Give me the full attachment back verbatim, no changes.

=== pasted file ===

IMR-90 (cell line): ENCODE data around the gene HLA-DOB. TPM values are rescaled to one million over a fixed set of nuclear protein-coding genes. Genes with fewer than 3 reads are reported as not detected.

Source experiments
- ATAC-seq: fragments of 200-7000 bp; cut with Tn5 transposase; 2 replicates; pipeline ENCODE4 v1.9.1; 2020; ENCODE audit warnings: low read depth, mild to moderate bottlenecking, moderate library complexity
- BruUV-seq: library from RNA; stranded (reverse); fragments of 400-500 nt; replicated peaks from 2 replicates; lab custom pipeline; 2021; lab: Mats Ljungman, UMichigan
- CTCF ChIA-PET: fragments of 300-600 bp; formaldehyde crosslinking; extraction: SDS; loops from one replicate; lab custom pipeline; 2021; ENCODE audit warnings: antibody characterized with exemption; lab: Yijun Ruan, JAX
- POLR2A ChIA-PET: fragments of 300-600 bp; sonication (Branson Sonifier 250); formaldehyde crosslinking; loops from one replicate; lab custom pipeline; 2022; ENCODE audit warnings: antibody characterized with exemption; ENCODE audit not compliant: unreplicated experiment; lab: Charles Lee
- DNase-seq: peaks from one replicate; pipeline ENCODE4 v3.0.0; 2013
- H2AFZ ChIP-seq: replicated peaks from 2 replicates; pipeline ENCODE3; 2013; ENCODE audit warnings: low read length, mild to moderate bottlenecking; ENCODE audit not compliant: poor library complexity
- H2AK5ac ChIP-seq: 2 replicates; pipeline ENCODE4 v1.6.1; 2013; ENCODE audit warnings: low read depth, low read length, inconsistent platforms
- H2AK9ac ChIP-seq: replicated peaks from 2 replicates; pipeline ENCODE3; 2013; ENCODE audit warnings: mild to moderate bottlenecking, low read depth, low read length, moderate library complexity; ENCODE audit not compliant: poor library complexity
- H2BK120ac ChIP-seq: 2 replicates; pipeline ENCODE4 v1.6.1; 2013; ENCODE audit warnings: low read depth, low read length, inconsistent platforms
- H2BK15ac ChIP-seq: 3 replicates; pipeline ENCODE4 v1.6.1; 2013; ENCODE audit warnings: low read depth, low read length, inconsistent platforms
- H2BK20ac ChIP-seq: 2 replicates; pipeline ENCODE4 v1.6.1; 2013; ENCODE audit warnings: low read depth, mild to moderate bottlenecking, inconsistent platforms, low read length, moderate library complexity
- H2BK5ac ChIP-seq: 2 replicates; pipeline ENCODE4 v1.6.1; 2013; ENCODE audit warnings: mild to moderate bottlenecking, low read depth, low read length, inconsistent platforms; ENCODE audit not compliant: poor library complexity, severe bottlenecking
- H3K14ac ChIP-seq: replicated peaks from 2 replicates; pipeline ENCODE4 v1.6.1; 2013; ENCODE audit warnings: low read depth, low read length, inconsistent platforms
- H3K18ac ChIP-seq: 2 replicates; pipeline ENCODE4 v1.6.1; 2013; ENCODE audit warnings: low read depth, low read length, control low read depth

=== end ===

IMR-90 (cell line): ENCODE data around the gene HLA-DOB. TPM values are rescaled to one million over a fixed set of nuclear protein-coding genes. Genes with fewer than 3 reads are reported as not detected.

Source experiments
- ATAC-seq: fragments of 200-7000 bp; cut with Tn5 transposase; 2 replicates; pipeline ENCODE4 v1.9.1; 2020; ENCODE audit warnings: low read depth, mild to moderate bottlenecking, moderate library complexity
- BruUV-seq: library from RNA; stranded (reverse); fragments of 400-500 nt; replicated peaks from 2 replicates; lab custom pipeline; 2021; lab: Mats Ljungman, UMichigan
- CTCF ChIA-PET: fragments of 300-600 bp; formaldehyde crosslinking; extraction: SDS; loops from one replicate; lab custom pipeline; 2021; ENCODE audit warnings: antibody characterized with exemption; lab: Yijun Ruan, JAX
- POLR2A ChIA-PET: fragments of 300-600 bp; sonication (Branson Sonifier 250); formaldehyde crosslinking; loops from one replicate; lab custom pipeline; 2022; ENCODE audit warnings: antibody characterized with exemption; ENCODE audit not compliant: unreplicated experiment; lab: Charles Lee
- DNase-seq: peaks from one replicate; pipeline ENCODE4 v3.0.0; 2013
- H2AFZ ChIP-seq: replicated peaks from 2 replicates; pipeline ENCODE3; 2013; ENCODE audit warnings: low read length, mild to moderate bottlenecking; ENCODE audit not compliant: poor library complexity
- H2AK5ac ChIP-seq: 2 replicates; pipeline ENCODE4 v1.6.1; 2013; ENCODE audit warnings: low read depth, low read length, inconsistent platforms
- H2AK9ac ChIP-seq: replicated peaks from 2 replicates; pipeline ENCODE3; 2013; ENCODE audit warnings: mild to moderate bottlenecking, low read depth, low read length, moderate library complexity; ENCODE audit not compliant: poor library complexity
- H2BK120ac ChIP-seq: 2 replicates; pipeline ENCODE4 v1.6.1; 2013; ENCODE audit warnings: low read depth, low read length, inconsistent platforms
- H2BK15ac ChIP-seq: 3 replicates; pipeline ENCODE4 v1.6.1; 2013; ENCODE audit warnings: low read depth, low read length, inconsistent platforms
- H2BK20ac ChIP-seq: 2 replicates; pipeline ENCODE4 v1.6.1; 2013; ENCODE audit warnings: low read depth, mild to moderate bottlenecking, inconsistent platforms, low read length, moderate library complexity
- H2BK5ac ChIP-seq: 2 replicates; pipeline ENCODE4 v1.6.1; 2013; ENCODE audit warnings: mild to moderate bottlenecking, low read depth, low read length, inconsistent platforms; ENCODE audit not compliant: poor library complexity, severe bottlenecking
- H3K14ac ChIP-seq: replicated peaks from 2 replicates; pipeline ENCODE4 v1.6.1; 2013; ENCODE audit warnings: low read depth, low read length, inconsistent platforms
- H3K18ac ChIP-seq: 2 replicates; pipeline ENCODE4 v1.6.1; 2013; ENCODE audit warnings: low read depth, low read length, control low read depth